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    “Be seen. Be safe.” stickers a must this Halloween

    Vancouver, October 8, 2008 – Halloween is a time for fun and treats and the B.C. Association of Optometrists wants to ensure it remains that way, so optometrists are providing free “Be seen. Be safe.” reflective stickers to make sure children are visible to motorists.

    “Visibility poses the biggest risk to young pedestrians during Halloween,” says Dr. Antoinette Dumalo. “Kids have limited street-crossing skills, which are further endangered during night-time Halloween activities.”

    The B.C. Association of Optometrists is making 30,000 of these reflective stickers available to parents at any optometrist’s office across the province. In rural areas where there are no optometry offices, the reflective stickers are provided to the local RCMP detachments.

    About 10 per cent of all pedestrian traffic injuries involve children six to 15 years old and occur between 3 p.m. and 7 p.m. Traditional Halloween activities such as trick-or-treating can be risky because there are more children on the street than usual, and they tend to be excited and pay less attention to traffic safety.

    Here are some Halloween safety tips from the B.C. Association of Optometrists:

    • Have a responsible adult accompany trick-or-treaters.
    • Use iron-on reflective fabric or tape – or pick up a “Be seen. Be safe.” reflective sticker for children’s costumes and/or coats.
    • Don’t wear a mask, use hypo-allergenic make-up instead – children need to see where they’re going.
    • Carry a flashlight.
    • Don’t crisscross the street while trick-or-treating – go down one side of the street to the end, then back on the other side.
    • Avoid novelty or cosmetic contact lenses, which may obscure vision and increase the risk of eye infections.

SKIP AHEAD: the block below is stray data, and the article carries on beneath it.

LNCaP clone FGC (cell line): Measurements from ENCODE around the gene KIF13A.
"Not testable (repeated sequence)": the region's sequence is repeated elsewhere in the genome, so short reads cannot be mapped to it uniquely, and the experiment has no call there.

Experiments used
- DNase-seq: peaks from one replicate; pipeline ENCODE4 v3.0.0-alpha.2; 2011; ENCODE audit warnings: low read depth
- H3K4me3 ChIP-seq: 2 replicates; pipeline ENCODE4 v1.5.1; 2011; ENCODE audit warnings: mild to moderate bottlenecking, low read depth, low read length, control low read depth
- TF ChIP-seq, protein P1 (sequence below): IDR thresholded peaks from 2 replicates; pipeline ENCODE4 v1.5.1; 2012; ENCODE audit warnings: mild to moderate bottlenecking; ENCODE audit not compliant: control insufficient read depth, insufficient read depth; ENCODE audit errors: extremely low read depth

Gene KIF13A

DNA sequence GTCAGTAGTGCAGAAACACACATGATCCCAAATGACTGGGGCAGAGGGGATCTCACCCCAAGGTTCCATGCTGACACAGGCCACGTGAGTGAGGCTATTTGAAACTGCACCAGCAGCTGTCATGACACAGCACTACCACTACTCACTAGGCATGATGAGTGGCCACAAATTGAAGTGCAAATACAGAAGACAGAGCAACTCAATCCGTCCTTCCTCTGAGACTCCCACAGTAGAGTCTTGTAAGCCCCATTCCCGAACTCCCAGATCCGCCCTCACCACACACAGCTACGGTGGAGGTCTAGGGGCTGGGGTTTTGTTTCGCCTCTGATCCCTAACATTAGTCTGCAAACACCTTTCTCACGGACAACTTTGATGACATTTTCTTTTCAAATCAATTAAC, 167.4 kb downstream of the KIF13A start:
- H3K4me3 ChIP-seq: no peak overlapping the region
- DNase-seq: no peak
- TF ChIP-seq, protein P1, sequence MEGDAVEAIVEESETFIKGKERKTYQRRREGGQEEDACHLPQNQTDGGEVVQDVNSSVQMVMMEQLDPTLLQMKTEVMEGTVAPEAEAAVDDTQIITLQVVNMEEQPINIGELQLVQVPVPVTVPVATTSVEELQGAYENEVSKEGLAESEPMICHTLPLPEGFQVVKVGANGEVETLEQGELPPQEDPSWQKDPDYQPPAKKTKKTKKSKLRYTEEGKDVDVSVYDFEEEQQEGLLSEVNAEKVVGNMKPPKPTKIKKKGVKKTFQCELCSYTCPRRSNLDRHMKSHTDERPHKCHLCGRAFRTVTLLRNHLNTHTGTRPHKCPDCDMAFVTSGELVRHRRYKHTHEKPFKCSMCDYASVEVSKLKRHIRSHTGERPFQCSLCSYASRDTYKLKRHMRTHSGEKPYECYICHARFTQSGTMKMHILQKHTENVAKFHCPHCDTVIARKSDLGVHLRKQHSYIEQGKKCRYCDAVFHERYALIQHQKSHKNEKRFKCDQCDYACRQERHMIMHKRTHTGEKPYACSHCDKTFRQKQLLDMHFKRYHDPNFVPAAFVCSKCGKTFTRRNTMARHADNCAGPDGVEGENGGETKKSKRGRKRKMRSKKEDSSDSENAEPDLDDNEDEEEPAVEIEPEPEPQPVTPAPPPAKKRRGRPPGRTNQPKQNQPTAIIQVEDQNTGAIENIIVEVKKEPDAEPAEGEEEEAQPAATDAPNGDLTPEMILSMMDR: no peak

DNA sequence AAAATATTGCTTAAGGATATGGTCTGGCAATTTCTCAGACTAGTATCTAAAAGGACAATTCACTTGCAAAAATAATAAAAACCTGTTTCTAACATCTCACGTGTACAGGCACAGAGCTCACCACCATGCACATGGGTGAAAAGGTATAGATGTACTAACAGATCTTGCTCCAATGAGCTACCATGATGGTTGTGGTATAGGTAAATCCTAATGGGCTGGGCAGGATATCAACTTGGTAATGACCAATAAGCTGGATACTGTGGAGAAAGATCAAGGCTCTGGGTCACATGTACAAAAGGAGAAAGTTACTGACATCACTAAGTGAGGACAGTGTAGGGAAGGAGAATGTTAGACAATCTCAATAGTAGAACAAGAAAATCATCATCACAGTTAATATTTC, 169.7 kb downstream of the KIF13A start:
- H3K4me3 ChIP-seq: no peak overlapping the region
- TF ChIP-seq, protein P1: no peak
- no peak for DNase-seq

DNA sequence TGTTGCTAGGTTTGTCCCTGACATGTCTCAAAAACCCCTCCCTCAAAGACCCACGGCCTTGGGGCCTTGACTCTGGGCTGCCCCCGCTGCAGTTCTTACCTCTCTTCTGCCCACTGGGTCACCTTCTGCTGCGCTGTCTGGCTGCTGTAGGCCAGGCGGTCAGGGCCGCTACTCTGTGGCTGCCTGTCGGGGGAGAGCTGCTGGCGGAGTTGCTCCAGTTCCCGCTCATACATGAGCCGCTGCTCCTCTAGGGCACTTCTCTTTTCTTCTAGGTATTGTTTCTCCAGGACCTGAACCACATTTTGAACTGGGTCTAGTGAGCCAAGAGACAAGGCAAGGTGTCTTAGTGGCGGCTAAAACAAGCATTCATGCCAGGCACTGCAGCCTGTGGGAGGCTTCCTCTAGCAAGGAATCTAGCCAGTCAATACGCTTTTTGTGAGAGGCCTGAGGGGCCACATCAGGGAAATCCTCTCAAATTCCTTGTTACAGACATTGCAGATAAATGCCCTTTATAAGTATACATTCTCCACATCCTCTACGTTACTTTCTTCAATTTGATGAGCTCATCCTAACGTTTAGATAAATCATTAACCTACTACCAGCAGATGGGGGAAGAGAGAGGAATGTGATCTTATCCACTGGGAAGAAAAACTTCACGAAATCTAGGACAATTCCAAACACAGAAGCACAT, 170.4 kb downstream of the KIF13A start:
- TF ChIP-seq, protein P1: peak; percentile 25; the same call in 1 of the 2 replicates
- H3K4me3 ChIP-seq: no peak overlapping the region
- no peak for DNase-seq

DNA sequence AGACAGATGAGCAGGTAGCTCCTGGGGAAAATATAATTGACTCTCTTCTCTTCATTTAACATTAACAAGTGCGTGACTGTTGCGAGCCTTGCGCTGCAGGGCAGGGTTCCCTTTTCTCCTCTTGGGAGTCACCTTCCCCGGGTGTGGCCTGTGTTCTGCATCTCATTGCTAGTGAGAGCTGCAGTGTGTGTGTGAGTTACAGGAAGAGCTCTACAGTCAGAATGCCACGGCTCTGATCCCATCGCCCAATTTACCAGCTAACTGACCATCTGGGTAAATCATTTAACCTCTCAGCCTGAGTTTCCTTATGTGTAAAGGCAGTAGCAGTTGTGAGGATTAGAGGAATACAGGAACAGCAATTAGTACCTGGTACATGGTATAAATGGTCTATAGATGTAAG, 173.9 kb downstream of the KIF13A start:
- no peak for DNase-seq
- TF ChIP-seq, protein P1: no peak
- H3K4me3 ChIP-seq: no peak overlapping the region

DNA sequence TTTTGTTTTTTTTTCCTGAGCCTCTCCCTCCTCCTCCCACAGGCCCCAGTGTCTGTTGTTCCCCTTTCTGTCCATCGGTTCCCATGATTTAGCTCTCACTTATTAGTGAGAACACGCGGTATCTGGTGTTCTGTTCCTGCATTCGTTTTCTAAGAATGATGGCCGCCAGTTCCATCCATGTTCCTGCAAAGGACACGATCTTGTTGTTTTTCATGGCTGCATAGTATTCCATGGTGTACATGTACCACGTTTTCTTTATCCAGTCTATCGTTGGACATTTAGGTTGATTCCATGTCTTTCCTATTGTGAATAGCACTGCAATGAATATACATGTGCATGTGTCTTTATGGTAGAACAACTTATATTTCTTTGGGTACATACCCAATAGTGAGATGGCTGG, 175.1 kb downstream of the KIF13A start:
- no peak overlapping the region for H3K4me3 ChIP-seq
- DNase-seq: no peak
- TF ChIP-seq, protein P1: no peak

• Avoid costumes that restrict movement of the head, so children can still easily look both ways before crossing the street.
    • Ensure that the path to your door is well-lit for trick-or-treaters.
    • To avoid an eye injury or vision loss, stay clear of firecrackers and sparklers and keep young children away from them.
    • If your child’s costume is homemade, ensure the materials are fire resistant. Store-bought costumes should be clearly labelled as fire retardant.

    Remember to “Be seen. Be safe.” and have a Happy Halloween!

    Optometrists specialize in examining, diagnosing, treating, managing and preventing diseases and disorders of the visual system, the eye and related structures. It’s important children have a complete eye exam by six months, at three years, before entering school and regularly thereafter. Adults 19 to 64 should have an eye exam every two years. People with diabetes or age 65 or older should have an exam at least once a year. For more information on eye health, or to locate an optometrist near you, visit www.whatcouldbemoreimportant.com.

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    For more information contact: Mahafrine Petigara, media relations, 604.623.3007